More on the Solar Storm

There are some pictures of the active region at discovermagazine.com as well as some information here and here.

I hope they don’t mind if I use this picture, but I thought it was interesting.

See how small the Earth is compared to a sunspot.

Here is a picture of the whole region.

And a warning.

That region is pretty feisty, and the odds of us getting more flares from those spots are pretty good. The Sun’s rotation is currently taking them toward the center of the disk, where a good sized explosion is then directed toward us, and particle waves from the blast can then interact more efficiently with our magnetic field. We may be getting aurorae from them, and if things go well that’s all we’ll get! A big blast can damage satellites, and even put astronauts on the ISS at risk. We on the ground are pretty safe, since the Earth’s air absorbs the radiation — that’s why we have to launch satellites like SDO into space, so they can detect that energy in the first place!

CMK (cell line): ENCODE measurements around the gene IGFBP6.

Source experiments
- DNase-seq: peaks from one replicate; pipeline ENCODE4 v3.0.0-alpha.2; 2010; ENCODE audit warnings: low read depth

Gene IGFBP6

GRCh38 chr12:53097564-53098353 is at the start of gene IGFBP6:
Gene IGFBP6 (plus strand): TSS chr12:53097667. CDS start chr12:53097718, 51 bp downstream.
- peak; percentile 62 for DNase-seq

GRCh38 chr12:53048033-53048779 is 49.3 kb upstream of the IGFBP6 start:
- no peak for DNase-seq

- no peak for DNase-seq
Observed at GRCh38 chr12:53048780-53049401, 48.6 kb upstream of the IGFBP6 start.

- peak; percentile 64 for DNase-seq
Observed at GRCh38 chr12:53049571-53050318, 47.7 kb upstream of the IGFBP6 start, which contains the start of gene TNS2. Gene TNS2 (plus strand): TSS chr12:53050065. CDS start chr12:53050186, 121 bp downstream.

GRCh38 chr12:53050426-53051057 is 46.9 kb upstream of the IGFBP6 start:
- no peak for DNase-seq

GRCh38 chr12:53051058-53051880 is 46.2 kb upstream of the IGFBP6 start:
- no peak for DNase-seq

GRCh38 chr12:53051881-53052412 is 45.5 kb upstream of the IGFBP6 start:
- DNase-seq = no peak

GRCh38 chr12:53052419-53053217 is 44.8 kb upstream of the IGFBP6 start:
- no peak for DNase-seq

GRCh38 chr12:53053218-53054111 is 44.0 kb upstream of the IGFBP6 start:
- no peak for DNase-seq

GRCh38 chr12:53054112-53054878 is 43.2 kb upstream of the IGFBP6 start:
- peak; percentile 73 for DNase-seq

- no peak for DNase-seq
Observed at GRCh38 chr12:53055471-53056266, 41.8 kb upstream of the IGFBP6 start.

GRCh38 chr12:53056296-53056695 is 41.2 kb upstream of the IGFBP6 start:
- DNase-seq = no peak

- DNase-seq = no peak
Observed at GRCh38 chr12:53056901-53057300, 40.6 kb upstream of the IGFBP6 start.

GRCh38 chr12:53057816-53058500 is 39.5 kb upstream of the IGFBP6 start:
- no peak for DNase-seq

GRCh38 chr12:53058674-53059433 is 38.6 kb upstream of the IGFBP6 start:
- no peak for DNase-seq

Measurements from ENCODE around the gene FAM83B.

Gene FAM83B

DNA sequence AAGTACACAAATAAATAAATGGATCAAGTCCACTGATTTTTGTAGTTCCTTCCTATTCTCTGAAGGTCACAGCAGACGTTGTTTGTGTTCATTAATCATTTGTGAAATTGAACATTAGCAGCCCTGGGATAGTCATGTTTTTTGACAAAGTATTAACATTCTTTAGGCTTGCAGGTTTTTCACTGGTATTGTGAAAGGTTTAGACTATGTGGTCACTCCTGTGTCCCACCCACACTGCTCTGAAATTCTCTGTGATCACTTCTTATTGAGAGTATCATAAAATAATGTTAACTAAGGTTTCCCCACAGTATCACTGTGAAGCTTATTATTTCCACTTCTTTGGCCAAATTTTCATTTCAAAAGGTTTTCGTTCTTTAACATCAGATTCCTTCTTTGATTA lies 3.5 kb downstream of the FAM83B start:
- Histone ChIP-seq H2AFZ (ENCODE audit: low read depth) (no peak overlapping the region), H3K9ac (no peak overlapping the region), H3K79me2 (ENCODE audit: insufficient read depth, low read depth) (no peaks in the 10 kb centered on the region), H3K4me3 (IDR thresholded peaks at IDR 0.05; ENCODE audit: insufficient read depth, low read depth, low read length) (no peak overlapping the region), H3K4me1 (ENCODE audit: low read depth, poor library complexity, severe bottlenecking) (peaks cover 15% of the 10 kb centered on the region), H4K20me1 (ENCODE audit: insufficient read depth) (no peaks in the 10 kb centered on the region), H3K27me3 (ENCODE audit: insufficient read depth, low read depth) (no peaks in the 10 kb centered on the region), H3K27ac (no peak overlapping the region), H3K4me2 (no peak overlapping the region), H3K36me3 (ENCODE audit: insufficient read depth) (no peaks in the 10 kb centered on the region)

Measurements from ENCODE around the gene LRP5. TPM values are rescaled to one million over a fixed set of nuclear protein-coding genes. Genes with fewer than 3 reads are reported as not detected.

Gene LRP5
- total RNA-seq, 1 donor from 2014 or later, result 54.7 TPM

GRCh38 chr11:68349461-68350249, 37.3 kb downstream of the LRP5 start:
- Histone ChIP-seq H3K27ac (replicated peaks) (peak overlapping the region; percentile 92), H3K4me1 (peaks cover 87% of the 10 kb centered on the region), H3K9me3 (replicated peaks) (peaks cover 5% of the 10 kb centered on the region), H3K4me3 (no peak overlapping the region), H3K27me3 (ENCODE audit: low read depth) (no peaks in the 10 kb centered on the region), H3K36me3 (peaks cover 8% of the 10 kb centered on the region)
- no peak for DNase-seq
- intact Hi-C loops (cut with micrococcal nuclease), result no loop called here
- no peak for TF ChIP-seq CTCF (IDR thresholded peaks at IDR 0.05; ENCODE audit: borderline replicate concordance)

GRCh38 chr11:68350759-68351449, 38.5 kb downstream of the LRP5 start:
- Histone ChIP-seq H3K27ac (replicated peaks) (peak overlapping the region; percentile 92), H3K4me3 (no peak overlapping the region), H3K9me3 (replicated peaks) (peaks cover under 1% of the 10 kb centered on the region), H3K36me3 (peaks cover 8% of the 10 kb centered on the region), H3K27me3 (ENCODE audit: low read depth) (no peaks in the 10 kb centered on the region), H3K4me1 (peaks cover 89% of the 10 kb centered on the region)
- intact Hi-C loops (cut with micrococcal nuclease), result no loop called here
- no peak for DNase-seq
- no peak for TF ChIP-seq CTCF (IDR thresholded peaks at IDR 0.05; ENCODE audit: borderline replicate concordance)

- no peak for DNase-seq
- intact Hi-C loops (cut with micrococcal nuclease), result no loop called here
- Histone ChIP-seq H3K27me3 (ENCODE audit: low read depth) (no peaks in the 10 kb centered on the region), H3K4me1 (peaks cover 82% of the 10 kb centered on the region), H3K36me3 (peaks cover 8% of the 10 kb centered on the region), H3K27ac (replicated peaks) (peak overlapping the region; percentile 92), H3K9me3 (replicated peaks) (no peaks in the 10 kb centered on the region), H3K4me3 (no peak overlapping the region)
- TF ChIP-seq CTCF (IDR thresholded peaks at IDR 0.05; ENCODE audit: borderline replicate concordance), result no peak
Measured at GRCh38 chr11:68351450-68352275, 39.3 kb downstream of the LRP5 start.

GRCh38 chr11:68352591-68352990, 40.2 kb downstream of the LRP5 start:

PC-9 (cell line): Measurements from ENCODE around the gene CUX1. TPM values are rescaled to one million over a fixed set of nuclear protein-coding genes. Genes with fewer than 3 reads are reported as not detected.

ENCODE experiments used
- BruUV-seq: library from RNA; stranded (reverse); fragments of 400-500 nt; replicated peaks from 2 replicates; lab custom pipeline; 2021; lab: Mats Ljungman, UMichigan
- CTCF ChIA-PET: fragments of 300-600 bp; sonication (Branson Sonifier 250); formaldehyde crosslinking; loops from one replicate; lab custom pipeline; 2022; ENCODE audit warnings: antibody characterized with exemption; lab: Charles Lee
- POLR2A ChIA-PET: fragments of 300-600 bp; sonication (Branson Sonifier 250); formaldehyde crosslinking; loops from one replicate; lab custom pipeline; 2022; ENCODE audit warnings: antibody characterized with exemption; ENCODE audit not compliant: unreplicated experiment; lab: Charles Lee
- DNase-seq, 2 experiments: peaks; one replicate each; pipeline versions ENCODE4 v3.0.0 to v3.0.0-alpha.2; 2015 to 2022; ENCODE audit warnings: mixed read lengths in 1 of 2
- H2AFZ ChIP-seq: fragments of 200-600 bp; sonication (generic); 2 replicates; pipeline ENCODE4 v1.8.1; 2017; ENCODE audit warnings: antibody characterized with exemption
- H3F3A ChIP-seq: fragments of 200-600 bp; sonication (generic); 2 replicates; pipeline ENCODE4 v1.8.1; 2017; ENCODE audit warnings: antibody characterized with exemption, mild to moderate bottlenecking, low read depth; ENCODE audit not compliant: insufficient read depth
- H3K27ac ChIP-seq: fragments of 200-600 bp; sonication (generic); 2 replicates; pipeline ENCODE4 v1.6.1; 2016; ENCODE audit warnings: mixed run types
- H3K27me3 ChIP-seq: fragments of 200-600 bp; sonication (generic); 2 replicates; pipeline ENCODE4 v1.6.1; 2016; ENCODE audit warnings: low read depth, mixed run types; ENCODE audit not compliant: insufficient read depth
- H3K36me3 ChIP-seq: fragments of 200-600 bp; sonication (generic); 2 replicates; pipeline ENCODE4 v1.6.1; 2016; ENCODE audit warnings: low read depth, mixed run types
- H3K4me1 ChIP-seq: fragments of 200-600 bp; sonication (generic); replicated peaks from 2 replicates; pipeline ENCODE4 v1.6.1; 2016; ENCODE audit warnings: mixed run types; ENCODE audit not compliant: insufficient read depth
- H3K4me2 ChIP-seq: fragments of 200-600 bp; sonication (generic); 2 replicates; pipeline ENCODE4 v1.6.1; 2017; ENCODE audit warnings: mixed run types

However, a big blast can shake the Earth’s magnetic field, inducing a current in the ground that can actually overload power lines. We can get blackouts from such things, and it’s happened before. This is a real problem that can do millions or even billions of dollars of infrastructure damage (including money in the economy lost during the blackout). I know a lot of solar physicists are concerned about this eventuality, and are trying to get both the power companies and the government to take it seriously. I hope they do. We’re still approaching the peak of the solar cycle sometime in mid-2013 or so, and flares like the one Saturday will most likely be more common.

Although, I am actually glad the Sun is getting more active. There were practically no sunspots during the period known as the Maunder Minimum, from 1645-1715, which coincided with the Little Ice Age. This last solar cycle, the Sun seemed to be a little too quiet and there was some speculation that we might be entering into another minimum.

Here is a chart of sunspot activity over the last few centuries. It is probably a better indicator of global climate changes than human carbon emissions, but don’t tell Al Gore that.

 

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